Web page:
Austin Chamber Music Center Presents "Sublime Movement"

First Unitarian Church

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In a Nutshell

Works by Brahms and contemporary composer Aaaron Jay Kernis fill a church during a casual yet engaging quartet performance

The Fine Print

Promotional value expires Jan 18, 2014. Limit 8 per person. Redeem starting 1/18 for a ticket at venue box office. Must show valid ID matching name on Groupon at First Unitarian Church. Refundable only on day of purchase. Discount reflects Austin Chamber Music Center's current ticket prices-price may differ on day of the event. Doors open 1 hour before showtime. For ADA accommodations, call box office promptly upon receipt of voucher - availability is limited. Merchant is solely responsible to purchasers for the care and quality of the advertised goods and services.

The Deal

  • $14 for one ticket to see Austin Chamber Music Center presents Sublime Movement (up to $28 value)
  • When: Saturday, January 18, at 7:30 p.m.
  • Where: First Unitarian Church
  • Seating: general admission behind the first three rows
  • Door time: 6:30 p.m.
  • Ticket values include all fees.
  • Click here to view the program.<p>

Sublime Movement

“Expect something divine to happen, but leave all the formality of heaven behind,” says the Austin Chamber Music artistic director, Michelle Schumann, about Sublime Movement. For the latest installment of their Saturday Synchronisms series, Schumann joins Charles Wetherbee, Korine Fujiwara, and Clancy Newman for two powerhouse quartets for violin, viola, cello, and piano. Despite the grandeur of the music and the venerability of the venue, though, the quartet emphasizes accessibility and encourages deep engagement.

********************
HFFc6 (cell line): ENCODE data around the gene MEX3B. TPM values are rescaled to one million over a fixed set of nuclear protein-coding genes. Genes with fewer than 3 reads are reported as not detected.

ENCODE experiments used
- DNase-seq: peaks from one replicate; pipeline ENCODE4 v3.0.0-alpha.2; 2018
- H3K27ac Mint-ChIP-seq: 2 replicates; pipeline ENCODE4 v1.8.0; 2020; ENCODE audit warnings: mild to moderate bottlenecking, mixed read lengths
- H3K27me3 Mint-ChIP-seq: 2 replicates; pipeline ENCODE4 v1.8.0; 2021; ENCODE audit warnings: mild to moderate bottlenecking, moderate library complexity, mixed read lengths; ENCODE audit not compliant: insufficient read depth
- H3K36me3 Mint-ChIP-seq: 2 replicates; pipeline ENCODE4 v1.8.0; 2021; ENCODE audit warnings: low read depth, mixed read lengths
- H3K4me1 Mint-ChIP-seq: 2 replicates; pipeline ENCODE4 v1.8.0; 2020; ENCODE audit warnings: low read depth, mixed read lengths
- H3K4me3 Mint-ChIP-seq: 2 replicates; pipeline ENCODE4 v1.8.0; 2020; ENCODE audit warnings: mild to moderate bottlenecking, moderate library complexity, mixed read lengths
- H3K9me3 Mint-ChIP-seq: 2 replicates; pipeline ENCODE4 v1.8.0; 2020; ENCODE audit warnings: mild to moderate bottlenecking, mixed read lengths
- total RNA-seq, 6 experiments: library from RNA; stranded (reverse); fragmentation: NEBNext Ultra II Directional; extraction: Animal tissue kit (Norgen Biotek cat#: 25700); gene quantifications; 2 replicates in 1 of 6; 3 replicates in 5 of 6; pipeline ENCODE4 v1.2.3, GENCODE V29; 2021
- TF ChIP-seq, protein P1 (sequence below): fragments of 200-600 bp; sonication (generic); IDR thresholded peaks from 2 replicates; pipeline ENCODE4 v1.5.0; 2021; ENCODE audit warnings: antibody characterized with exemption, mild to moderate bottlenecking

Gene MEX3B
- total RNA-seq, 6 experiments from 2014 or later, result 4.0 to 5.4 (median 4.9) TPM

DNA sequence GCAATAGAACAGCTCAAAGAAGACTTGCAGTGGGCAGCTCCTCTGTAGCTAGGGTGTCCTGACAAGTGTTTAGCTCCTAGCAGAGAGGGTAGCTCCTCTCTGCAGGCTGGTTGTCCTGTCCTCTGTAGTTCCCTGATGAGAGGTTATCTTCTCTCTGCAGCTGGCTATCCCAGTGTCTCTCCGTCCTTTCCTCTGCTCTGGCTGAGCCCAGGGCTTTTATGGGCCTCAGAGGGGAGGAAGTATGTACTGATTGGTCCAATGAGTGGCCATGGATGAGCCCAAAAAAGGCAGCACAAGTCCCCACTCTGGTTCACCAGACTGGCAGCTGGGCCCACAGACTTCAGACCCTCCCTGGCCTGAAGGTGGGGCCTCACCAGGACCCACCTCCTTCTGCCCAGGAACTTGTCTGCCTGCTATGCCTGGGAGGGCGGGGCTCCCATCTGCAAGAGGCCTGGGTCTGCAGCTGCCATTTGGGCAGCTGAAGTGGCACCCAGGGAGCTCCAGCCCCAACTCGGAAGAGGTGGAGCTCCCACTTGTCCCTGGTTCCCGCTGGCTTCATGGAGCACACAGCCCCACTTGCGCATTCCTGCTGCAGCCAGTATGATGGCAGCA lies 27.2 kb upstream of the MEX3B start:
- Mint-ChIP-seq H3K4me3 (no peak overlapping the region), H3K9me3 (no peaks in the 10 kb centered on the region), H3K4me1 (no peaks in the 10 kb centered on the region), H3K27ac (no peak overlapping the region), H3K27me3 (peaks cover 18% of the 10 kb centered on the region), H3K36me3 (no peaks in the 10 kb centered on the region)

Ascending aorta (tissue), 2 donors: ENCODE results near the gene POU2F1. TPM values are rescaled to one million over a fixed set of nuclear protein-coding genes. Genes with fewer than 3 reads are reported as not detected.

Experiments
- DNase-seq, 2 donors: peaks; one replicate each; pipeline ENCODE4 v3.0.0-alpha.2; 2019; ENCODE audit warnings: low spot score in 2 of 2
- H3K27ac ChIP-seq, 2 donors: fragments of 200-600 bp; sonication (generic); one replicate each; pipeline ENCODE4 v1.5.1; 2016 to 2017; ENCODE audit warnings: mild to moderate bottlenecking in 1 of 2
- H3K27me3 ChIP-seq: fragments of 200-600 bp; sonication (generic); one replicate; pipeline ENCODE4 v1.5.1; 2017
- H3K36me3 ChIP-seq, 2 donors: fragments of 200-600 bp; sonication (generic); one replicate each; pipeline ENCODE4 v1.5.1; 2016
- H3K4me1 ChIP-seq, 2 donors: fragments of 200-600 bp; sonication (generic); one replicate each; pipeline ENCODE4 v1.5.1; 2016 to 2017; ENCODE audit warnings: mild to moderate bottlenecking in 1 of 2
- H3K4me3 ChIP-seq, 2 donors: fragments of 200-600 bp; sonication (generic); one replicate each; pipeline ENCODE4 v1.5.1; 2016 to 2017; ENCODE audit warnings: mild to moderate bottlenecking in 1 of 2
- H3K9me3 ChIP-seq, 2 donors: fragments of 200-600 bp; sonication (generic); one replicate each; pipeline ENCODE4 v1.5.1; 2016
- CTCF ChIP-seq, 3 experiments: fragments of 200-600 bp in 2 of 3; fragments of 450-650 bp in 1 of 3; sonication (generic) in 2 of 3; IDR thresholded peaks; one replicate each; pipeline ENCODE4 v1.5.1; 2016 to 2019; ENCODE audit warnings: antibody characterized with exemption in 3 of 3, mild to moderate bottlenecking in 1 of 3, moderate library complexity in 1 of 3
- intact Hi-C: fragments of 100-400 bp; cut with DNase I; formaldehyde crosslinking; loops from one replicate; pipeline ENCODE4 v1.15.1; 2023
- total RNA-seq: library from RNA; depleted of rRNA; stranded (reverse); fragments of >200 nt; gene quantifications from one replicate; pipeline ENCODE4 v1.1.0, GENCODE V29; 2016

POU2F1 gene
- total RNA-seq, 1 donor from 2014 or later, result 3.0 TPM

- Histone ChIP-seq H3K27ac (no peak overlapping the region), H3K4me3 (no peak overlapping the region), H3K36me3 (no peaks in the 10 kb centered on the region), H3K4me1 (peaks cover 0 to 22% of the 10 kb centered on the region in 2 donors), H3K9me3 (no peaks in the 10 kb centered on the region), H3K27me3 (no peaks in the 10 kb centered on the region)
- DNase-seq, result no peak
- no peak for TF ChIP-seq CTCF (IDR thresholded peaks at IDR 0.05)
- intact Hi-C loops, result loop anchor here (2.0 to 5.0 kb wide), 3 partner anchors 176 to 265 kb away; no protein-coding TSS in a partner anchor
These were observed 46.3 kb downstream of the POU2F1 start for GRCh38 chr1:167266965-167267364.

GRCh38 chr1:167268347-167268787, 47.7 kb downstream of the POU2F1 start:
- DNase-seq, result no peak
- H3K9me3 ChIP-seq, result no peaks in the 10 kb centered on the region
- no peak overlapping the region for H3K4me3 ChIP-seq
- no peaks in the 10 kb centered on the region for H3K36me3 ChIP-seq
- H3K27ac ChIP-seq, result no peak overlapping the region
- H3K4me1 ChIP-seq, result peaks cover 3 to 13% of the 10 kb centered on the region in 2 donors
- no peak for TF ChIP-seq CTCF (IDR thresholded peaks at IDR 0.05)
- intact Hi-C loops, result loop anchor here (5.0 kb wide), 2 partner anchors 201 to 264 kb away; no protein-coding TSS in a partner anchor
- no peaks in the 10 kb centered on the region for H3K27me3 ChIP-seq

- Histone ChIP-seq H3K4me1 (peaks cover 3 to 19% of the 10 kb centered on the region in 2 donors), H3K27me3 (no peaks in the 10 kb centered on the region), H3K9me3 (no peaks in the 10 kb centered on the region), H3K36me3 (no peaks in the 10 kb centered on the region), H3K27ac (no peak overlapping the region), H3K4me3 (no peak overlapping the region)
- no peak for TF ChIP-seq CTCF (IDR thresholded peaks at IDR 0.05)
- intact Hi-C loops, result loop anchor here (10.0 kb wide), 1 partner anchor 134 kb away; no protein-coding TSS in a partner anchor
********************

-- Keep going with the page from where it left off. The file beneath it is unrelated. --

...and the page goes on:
• Kernis—Still Movement with Hymn: Splintered, sparsely assembled chord pairings bookend moments of silence. Quietly intertwining melodies join in harmony before separating again with sudden bursts of sound. And for the finale, the strings soar into thin, ethereal ribbons that cut through the air.
  • Brahms—Piano Quartet in C Minor: “The quartet has communicated itself to me only in the strangest ways,” Brahms wrote to Theodor Billroth while revising this piece yet again. He’d begun it nearly 20 years early, alongside his first two piano quartets, Op. 25 and 26, but was never fully satisfied with it. His self-doubt can be heard in the moments of dark solemnity that dominate the uneasy, though sometimes playful, quicker-tempo chapters.<p>

Austin Chamber Music Center

When Felicity Coltman founded it in 1981, the Austin Chamber Music Center’s goal was simpler than it is today, yet still ambitious: to create a summer chamber-music workshop for teens. Since then, not only have many alumni gone on to become professional musicians, but the center has expanded into an outreach organization whose concerts and instruction brings chamber music to Austin ears, instruments, and hearts. Adults of similar skill levels gather into small chamber-music groups, whereas youngsters meet with instructors on weekends, during the summer, or in school. Just two years after its founding, the center sent students on two European voyages and hosted musicians from Salzburg, starting an international exchange program that continues today.

In 1988, a unique performance series took form with the center’s Intimate Concerts, which take place in private homes so that audiences can experience the music in a personal way and help their cats learn to read sheet music. Led by artistic director Michelle Schumann the center now holds year-round concerts for a variety of musical tastes, with all programs including live program notes.

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    First Unitarian Church

    4700 Grover Avenue

    Austin, TX 78756


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